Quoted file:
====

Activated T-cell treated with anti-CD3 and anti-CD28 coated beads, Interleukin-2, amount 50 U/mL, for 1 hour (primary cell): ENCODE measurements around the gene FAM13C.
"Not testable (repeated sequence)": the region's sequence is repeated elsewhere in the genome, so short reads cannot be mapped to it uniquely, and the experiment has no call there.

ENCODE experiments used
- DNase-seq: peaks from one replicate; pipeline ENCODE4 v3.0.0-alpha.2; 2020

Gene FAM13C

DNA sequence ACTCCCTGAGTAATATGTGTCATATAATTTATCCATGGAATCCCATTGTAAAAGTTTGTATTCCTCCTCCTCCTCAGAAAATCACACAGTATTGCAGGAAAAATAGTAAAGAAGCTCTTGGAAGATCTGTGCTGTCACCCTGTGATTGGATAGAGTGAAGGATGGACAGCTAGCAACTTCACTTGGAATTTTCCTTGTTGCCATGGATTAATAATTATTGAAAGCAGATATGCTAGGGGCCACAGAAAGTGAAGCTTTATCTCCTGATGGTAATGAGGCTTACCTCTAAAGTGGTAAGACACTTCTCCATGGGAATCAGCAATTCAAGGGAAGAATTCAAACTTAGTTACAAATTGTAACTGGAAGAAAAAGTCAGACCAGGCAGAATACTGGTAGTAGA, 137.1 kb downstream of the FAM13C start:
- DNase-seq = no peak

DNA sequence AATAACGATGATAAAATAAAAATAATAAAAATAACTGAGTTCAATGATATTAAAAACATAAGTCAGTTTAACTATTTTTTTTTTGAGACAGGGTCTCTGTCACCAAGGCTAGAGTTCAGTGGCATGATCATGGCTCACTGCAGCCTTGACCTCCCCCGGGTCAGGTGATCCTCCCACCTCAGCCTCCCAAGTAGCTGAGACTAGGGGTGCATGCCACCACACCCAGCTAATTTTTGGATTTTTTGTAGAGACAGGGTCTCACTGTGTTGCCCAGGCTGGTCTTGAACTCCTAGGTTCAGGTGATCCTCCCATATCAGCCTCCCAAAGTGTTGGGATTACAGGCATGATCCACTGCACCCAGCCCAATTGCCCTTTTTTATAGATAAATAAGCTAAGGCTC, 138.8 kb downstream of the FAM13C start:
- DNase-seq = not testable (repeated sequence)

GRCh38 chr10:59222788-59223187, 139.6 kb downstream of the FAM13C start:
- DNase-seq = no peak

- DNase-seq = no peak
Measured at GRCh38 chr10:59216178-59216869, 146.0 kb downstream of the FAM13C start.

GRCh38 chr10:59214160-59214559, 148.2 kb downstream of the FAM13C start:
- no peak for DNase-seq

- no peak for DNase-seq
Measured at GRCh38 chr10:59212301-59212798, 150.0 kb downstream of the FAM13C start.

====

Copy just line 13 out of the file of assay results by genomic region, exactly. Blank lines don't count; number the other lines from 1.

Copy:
Measured at GRCh38 chr10:59216178-59216869, 146.0 kb downstream of the FAM13C start.